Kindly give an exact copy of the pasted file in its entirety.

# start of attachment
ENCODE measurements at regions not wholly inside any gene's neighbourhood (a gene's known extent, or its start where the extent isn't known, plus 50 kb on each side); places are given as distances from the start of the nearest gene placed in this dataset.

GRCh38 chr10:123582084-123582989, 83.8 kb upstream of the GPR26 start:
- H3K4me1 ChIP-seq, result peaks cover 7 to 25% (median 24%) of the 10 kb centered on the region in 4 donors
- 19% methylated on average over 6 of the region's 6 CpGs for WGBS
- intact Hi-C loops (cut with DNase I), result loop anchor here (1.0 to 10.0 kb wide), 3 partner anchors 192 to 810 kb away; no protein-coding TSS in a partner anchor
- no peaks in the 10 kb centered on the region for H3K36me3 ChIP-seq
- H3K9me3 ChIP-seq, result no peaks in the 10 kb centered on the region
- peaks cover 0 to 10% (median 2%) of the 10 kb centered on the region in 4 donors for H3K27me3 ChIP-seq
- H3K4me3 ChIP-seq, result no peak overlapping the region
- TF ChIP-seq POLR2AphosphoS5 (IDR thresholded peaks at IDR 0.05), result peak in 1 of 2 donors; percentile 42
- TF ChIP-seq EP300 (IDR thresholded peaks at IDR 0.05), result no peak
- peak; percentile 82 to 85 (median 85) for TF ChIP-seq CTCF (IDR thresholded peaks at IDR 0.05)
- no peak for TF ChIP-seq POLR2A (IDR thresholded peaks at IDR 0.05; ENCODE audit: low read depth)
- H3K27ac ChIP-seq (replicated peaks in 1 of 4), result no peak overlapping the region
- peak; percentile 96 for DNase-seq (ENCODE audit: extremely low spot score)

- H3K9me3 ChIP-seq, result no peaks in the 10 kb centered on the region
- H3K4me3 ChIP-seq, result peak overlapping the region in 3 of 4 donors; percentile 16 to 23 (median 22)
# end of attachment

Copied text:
ENCODE measurements at regions not wholly inside any gene's neighbourhood (a gene's known extent, or its start where the extent isn't known, plus 50 kb on each side); places are given as distances from the start of the nearest gene placed in this dataset.

GRCh38 chr10:123582084-123582989, 83.8 kb upstream of the GPR26 start:
- H3K4me1 ChIP-seq, result peaks cover 7 to 25% (median 24%) of the 10 kb centered on the region in 4 donors
- 19% methylated on average over 6 of the region's 6 CpGs for WGBS
- intact Hi-C loops (cut with DNase I), result loop anchor here (1.0 to 10.0 kb wide), 3 partner anchors 192 to 810 kb away; no protein-coding TSS in a partner anchor
- no peaks in the 10 kb centered on the region for H3K36me3 ChIP-seq
- H3K9me3 ChIP-seq, result no peaks in the 10 kb centered on the region
- peaks cover 0 to 10% (median 2%) of the 10 kb centered on the region in 4 donors for H3K27me3 ChIP-seq
- H3K4me3 ChIP-seq, result no peak overlapping the region
- TF ChIP-seq POLR2AphosphoS5 (IDR thresholded peaks at IDR 0.05), result peak in 1 of 2 donors; percentile 42
- TF ChIP-seq EP300 (IDR thresholded peaks at IDR 0.05), result no peak
- peak; percentile 82 to 85 (median 85) for TF ChIP-seq CTCF (IDR thresholded peaks at IDR 0.05)
- no peak for TF ChIP-seq POLR2A (IDR thresholded peaks at IDR 0.05; ENCODE audit: low read depth)
- H3K27ac ChIP-seq (replicated peaks in 1 of 4), result no peak overlapping the region
- peak; percentile 96 for DNase-seq (ENCODE audit: extremely low spot score)

- H3K9me3 ChIP-seq, result no peaks in the 10 kb centered on the region
- H3K4me3 ChIP-seq, result peak overlapping the region in 3 of 4 donors; percentile 16 to 23 (median 22)